The use of large up-front fees and disproportionate deposits has already resulted in significant cost consequences for one care provider.
What George Osborne has delivered is the prospect of some new money being raised in particular by local authorities and a £1.5 billion increase in the Better Care Fund. Whilst this is welcome, it does not feel like a permanent solution. Our concern is that the areas most in need of investment will not be able to raise the extra funding needed, accentuating the regional disparities in services. Will any new money that is raised really be sufficient to deliver the National Living Wage over the longer term? For some providers, any increase in income will be lost to the new apprenticeship levy. So how should providers respond?
Enhanced local engagement
Social care providers have already been taking a long hard look at their services, area by area, to work out where they should focus and where it may not be viable to continue. The potential for further funding for social care to be raised locally will increase the need for providers to have effective ways for working with and influencing local authorities’ commissioners and CCGs locally, recognising that a “one size fits all” approach across the country is unworkable. This may need team members with new skills at a local level. Have you invested time in understanding the local market and building the necessary relationships? Have you identified who you should be collaborating with? Do you have the people who can do those things? Can they come up with creative solutions? Are they empowered to do so?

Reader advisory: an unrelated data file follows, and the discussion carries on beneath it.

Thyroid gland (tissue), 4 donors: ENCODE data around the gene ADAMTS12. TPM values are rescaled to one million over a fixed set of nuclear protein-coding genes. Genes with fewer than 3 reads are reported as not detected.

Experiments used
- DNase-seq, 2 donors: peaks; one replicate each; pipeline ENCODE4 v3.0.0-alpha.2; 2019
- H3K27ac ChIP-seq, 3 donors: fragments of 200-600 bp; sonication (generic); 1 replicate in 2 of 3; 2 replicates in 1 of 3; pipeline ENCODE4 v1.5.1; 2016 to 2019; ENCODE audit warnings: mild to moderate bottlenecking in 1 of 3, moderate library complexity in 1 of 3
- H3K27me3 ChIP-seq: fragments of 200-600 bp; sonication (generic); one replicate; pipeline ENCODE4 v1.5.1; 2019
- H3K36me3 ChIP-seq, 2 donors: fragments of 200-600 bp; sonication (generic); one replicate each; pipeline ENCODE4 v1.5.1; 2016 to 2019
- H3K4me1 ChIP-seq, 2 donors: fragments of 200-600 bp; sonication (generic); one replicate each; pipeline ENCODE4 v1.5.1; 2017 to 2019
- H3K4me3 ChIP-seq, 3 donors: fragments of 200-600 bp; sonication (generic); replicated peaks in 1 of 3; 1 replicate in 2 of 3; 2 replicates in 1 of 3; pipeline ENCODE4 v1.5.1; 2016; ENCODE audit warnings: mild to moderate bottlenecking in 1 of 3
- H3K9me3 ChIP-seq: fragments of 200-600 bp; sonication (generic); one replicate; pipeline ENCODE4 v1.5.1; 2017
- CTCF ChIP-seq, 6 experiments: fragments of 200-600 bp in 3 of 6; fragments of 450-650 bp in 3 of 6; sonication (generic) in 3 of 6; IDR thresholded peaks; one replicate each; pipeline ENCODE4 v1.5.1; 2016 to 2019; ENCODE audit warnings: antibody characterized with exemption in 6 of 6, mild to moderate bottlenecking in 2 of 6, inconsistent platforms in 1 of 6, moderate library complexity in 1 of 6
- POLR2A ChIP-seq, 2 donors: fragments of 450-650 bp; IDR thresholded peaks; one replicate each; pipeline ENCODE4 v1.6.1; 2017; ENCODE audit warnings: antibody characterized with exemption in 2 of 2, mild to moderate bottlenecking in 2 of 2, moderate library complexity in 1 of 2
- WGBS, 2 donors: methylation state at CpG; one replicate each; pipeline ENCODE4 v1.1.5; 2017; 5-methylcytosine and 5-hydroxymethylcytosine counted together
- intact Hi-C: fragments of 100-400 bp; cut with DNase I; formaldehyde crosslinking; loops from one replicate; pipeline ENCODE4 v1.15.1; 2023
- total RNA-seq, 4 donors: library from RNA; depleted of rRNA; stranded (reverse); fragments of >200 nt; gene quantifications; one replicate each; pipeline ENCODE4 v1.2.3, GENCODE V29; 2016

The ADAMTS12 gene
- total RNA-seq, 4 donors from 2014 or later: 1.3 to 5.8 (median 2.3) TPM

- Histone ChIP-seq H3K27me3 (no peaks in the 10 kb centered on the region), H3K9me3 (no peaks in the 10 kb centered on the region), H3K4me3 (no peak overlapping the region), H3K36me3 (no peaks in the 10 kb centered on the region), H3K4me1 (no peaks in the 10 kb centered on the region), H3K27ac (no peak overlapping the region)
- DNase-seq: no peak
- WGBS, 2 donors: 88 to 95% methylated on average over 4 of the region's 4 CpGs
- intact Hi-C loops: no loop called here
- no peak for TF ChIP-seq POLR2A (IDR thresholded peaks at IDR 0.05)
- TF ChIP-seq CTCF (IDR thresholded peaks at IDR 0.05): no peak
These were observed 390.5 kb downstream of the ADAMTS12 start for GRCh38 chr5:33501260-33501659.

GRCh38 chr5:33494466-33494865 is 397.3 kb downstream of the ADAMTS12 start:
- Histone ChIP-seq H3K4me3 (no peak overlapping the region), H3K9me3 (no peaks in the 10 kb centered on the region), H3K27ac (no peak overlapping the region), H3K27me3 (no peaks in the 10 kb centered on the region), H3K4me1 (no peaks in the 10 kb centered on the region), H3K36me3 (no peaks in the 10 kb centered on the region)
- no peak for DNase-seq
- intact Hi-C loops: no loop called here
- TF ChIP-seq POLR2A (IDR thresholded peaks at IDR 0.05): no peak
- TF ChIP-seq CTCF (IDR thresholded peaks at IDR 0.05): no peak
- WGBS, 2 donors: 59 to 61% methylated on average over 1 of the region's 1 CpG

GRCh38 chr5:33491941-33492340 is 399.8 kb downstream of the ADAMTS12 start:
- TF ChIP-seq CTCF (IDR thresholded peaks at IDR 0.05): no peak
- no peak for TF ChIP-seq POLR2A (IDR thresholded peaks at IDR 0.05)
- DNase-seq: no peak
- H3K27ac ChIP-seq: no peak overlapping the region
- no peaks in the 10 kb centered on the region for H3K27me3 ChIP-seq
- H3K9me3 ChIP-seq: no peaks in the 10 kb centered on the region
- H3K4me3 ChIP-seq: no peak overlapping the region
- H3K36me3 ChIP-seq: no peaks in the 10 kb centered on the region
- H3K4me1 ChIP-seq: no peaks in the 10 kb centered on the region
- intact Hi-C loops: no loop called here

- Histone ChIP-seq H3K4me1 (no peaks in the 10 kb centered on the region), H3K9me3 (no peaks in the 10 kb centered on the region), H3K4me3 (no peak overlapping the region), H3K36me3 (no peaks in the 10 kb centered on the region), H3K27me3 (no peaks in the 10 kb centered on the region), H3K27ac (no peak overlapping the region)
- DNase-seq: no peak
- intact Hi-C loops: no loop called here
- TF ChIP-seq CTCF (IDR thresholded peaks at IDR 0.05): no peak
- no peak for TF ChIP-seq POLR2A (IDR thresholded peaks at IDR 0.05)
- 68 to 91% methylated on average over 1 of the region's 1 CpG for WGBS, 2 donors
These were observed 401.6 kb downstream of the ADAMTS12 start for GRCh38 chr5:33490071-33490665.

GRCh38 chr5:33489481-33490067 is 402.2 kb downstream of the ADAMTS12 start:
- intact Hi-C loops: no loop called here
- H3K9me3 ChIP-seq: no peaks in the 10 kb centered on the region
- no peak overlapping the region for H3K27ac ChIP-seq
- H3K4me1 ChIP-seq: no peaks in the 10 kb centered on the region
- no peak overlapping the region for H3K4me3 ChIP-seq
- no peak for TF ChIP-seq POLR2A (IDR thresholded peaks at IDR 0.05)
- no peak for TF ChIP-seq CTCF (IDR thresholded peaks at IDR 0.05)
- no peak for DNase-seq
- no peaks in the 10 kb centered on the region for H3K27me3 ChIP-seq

However adept providers become at influencing commissioning arrangements locally, the stark reality is that all providers are going to have to deliver greater efficiencies even if they already feel they are doing so. We will be producing a checklist of efficiencies to consider but the reality is that it will be more than marginal changes that will be needed. Providers will have to look at their whole service model and consider how it needs to adapt for the longer term.
Unleashing the innovators
The Care Act and the light touch procurement regime open the door to greater innovation in commissioning. Providers who can unleash the innovators in their organisations to find creative solutions will be the most likely to be facing the future with confidence.
The government announced on 16 May that it will provide a fund of £400m to cover the costs of removal and replacement of cladding to high rise residential blocks which have failed tests.
Whilst some people are under the impression that preparing a Lasting Power of Attorney (LPA) is simply a case of completing a form and ticking a few boxes, it is about far more than this.
A big fear for some people facing divorce and the inevitable carving up of the matrimonial assets. They seek assurances that such assets will be “ring-fenced” and retained for them.
Thinking about the legal status of being a cohabitant probably isn’t at the top of the ‘to do’ list.
When an individual is thinking about making a gift to another individual, consideration needs to be given to the Potentially Exempt Transfer (PET) trap.
We are now only a few weeks away from the biggest change to data protection laws in over 20 years. Are you compliant?
The tragedy, in this case, is that there were options readily available to the midwives that they could have used. This was not a case of having to go above and beyond.
Arising from the recent Family Division announcement, people who think they are legally divorced may in fact still be married.
The SCCS has issued providers in the scheme a series of updated and new documents in order to assist with their National Minimum Wage review.
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